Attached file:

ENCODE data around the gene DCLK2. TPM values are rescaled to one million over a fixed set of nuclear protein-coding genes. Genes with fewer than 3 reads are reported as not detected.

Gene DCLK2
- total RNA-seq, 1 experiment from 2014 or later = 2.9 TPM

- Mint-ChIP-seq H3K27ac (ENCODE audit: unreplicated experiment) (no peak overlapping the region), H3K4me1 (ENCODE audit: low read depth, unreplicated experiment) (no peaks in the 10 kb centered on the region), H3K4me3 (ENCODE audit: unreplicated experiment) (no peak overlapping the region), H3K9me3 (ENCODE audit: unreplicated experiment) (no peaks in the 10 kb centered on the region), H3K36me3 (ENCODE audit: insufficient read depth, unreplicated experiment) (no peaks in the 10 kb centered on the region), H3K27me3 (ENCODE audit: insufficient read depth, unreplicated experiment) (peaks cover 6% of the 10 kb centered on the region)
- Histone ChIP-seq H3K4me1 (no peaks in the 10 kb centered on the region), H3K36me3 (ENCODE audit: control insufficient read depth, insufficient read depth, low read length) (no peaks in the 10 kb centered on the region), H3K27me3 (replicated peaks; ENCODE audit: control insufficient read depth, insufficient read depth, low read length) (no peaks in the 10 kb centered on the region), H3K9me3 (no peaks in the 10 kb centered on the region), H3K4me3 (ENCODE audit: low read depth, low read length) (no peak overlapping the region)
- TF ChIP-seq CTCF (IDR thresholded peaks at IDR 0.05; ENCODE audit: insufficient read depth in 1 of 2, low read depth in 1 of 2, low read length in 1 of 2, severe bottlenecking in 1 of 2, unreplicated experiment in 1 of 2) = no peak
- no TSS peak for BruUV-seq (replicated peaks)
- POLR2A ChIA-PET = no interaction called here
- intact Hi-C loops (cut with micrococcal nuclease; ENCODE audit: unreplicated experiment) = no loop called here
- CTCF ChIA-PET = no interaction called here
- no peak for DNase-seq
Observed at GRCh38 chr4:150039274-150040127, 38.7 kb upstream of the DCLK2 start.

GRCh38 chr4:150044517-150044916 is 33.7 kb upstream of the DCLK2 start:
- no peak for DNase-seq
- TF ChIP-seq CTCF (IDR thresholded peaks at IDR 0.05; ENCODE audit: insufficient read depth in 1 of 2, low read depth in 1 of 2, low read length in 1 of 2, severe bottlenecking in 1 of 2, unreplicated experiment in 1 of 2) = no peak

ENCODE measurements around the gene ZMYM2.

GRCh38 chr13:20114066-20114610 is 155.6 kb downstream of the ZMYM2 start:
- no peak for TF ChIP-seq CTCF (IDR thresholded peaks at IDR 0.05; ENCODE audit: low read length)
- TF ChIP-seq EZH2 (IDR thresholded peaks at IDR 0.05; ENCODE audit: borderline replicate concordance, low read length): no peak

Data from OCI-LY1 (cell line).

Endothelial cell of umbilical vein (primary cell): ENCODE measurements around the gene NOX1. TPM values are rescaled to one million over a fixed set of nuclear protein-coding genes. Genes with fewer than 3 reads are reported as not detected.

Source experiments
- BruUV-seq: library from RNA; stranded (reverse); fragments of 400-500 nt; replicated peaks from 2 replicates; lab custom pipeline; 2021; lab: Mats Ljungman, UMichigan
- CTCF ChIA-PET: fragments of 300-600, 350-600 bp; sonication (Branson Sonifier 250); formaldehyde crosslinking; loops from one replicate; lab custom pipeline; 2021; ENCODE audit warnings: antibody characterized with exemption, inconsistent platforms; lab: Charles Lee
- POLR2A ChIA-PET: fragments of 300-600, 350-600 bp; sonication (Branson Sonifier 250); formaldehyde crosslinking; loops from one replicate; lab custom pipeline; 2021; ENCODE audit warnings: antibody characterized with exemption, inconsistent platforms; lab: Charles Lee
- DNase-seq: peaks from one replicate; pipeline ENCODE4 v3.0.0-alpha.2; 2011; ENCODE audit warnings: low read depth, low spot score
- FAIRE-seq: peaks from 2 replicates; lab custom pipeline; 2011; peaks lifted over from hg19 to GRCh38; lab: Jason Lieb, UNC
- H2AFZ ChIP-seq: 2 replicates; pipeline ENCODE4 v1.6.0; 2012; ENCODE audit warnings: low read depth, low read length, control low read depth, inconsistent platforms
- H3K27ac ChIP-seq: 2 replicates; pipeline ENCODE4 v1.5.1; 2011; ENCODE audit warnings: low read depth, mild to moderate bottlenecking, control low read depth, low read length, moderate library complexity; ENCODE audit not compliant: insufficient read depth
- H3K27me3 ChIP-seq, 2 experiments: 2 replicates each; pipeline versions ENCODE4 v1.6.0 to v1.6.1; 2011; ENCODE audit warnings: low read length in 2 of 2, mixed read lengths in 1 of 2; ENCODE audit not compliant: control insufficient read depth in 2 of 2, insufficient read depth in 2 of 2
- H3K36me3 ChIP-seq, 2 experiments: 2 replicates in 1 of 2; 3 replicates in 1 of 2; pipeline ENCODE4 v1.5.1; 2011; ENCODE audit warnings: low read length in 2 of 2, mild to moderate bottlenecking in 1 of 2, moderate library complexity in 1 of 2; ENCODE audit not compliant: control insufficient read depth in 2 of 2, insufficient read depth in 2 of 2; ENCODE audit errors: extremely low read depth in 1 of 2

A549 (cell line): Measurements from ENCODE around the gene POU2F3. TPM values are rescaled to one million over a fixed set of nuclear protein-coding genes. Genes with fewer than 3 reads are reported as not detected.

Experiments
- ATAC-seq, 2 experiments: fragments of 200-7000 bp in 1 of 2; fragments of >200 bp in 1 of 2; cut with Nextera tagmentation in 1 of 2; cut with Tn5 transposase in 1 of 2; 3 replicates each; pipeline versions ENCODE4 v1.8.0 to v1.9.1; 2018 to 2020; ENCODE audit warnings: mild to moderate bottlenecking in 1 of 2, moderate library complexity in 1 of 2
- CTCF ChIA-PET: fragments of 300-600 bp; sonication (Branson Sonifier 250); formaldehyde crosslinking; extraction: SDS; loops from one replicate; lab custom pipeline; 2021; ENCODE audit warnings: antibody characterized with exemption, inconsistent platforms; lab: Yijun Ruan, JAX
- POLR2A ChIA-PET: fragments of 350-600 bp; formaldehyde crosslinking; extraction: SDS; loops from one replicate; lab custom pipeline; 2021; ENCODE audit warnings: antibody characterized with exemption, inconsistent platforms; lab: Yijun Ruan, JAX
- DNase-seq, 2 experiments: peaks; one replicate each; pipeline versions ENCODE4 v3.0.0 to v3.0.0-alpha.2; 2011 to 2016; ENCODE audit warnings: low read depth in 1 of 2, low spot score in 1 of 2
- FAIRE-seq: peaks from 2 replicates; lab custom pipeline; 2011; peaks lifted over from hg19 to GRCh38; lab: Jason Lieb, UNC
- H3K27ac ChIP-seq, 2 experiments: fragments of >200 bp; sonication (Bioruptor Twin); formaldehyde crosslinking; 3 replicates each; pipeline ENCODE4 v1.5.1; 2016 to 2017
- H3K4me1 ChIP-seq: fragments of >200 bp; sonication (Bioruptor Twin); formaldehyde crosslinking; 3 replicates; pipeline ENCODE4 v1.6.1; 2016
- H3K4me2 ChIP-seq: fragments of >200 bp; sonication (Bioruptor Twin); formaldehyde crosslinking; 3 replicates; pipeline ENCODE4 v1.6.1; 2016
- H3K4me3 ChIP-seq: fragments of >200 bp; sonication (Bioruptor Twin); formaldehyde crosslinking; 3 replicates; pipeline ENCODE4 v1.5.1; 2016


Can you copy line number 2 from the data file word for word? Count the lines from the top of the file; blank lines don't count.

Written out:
Gene DCLK2